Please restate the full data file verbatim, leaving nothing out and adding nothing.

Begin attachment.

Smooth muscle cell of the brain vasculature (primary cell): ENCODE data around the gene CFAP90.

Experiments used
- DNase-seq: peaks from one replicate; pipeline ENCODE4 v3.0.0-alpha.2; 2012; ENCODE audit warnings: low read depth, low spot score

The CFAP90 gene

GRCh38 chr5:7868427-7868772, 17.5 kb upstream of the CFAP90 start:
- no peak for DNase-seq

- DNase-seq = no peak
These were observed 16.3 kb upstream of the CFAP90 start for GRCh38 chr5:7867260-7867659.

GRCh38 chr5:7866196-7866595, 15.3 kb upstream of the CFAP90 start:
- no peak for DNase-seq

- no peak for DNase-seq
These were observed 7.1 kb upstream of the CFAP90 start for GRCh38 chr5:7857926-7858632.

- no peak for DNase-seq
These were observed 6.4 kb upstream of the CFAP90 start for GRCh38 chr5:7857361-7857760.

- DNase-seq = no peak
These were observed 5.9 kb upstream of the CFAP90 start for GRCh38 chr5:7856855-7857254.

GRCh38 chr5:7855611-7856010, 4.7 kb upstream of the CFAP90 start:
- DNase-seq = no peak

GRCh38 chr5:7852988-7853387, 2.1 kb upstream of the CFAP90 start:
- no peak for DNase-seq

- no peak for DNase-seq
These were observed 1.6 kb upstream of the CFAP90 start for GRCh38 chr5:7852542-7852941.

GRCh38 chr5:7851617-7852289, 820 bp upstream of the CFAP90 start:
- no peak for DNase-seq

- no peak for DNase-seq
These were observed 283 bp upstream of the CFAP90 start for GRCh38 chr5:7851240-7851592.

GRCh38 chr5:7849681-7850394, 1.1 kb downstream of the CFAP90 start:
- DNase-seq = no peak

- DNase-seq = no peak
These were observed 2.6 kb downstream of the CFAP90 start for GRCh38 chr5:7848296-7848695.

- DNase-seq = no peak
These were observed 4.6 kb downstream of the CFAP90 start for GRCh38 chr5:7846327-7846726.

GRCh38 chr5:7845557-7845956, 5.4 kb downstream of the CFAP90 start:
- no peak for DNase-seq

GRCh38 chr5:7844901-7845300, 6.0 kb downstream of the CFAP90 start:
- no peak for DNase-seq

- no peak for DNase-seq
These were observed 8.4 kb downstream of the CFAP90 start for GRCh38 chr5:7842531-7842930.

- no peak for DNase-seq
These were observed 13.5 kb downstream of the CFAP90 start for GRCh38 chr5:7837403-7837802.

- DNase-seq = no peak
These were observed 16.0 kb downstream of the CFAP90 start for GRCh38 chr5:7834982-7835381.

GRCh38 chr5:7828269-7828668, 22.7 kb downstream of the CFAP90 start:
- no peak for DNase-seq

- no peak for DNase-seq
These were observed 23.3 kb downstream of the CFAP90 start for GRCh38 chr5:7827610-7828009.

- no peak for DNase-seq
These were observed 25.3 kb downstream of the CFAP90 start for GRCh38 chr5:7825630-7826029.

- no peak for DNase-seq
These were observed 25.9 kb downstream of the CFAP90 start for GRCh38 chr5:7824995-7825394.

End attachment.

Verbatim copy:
Smooth muscle cell of the brain vasculature (primary cell): ENCODE data around the gene CFAP90.

Experiments used
- DNase-seq: peaks from one replicate; pipeline ENCODE4 v3.0.0-alpha.2; 2012; ENCODE audit warnings: low read depth, low spot score

The CFAP90 gene

GRCh38 chr5:7868427-7868772, 17.5 kb upstream of the CFAP90 start:
- no peak for DNase-seq

- DNase-seq = no peak
These were observed 16.3 kb upstream of the CFAP90 start for GRCh38 chr5:7867260-7867659.

GRCh38 chr5:7866196-7866595, 15.3 kb upstream of the CFAP90 start:
- no peak for DNase-seq

- no peak for DNase-seq
These were observed 7.1 kb upstream of the CFAP90 start for GRCh38 chr5:7857926-7858632.

- no peak for DNase-seq
These were observed 6.4 kb upstream of the CFAP90 start for GRCh38 chr5:7857361-7857760.

- DNase-seq = no peak
These were observed 5.9 kb upstream of the CFAP90 start for GRCh38 chr5:7856855-7857254.

GRCh38 chr5:7855611-7856010, 4.7 kb upstream of the CFAP90 start:
- DNase-seq = no peak

GRCh38 chr5:7852988-7853387, 2.1 kb upstream of the CFAP90 start:
- no peak for DNase-seq

- no peak for DNase-seq
These were observed 1.6 kb upstream of the CFAP90 start for GRCh38 chr5:7852542-7852941.

GRCh38 chr5:7851617-7852289, 820 bp upstream of the CFAP90 start:
- no peak for DNase-seq

- no peak for DNase-seq
These were observed 283 bp upstream of the CFAP90 start for GRCh38 chr5:7851240-7851592.

GRCh38 chr5:7849681-7850394, 1.1 kb downstream of the CFAP90 start:
- DNase-seq = no peak

- DNase-seq = no peak
These were observed 2.6 kb downstream of the CFAP90 start for GRCh38 chr5:7848296-7848695.

- DNase-seq = no peak
These were observed 4.6 kb downstream of the CFAP90 start for GRCh38 chr5:7846327-7846726.

GRCh38 chr5:7845557-7845956, 5.4 kb downstream of the CFAP90 start:
- no peak for DNase-seq

GRCh38 chr5:7844901-7845300, 6.0 kb downstream of the CFAP90 start:
- no peak for DNase-seq

- no peak for DNase-seq
These were observed 8.4 kb downstream of the CFAP90 start for GRCh38 chr5:7842531-7842930.

- no peak for DNase-seq
These were observed 13.5 kb downstream of the CFAP90 start for GRCh38 chr5:7837403-7837802.

- DNase-seq = no peak
These were observed 16.0 kb downstream of the CFAP90 start for GRCh38 chr5:7834982-7835381.

GRCh38 chr5:7828269-7828668, 22.7 kb downstream of the CFAP90 start:
- no peak for DNase-seq

- no peak for DNase-seq
These were observed 23.3 kb downstream of the CFAP90 start for GRCh38 chr5:7827610-7828009.

- no peak for DNase-seq
These were observed 25.3 kb downstream of the CFAP90 start for GRCh38 chr5:7825630-7826029.

- no peak for DNase-seq
These were observed 25.9 kb downstream of the CFAP90 start for GRCh38 chr5:7824995-7825394.